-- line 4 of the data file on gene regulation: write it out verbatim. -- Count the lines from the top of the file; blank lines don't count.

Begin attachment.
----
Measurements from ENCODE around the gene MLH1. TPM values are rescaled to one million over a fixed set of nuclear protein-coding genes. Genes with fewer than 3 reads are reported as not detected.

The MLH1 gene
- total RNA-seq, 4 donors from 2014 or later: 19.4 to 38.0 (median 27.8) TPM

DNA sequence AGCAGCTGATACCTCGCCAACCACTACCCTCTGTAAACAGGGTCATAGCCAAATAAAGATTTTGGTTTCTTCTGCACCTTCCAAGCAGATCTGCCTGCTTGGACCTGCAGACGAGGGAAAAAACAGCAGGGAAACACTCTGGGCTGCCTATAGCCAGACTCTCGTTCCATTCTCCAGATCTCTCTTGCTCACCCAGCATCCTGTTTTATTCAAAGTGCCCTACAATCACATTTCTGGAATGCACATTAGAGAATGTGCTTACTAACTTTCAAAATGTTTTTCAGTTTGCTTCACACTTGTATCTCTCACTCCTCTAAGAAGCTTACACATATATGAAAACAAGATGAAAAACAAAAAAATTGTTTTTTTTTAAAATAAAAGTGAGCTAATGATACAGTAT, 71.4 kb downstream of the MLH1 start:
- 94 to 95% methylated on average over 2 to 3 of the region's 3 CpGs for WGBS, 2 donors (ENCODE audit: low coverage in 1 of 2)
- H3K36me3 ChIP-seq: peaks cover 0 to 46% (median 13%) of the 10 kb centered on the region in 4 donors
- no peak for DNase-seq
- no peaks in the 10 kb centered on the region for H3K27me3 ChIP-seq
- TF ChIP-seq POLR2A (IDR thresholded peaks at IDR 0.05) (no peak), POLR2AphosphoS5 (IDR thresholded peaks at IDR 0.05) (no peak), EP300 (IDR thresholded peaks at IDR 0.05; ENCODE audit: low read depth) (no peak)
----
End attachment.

DNA sequence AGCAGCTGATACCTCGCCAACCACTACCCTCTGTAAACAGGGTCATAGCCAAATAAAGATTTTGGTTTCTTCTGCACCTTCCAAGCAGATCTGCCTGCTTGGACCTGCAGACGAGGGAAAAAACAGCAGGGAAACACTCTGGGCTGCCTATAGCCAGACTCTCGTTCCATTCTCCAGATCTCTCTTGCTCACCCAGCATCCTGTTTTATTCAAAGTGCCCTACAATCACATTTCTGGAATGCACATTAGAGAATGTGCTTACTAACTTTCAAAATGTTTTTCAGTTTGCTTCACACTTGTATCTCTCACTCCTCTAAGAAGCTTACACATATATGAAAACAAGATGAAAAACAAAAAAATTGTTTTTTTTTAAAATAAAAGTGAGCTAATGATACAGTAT, 71.4 kb downstream of the MLH1 start: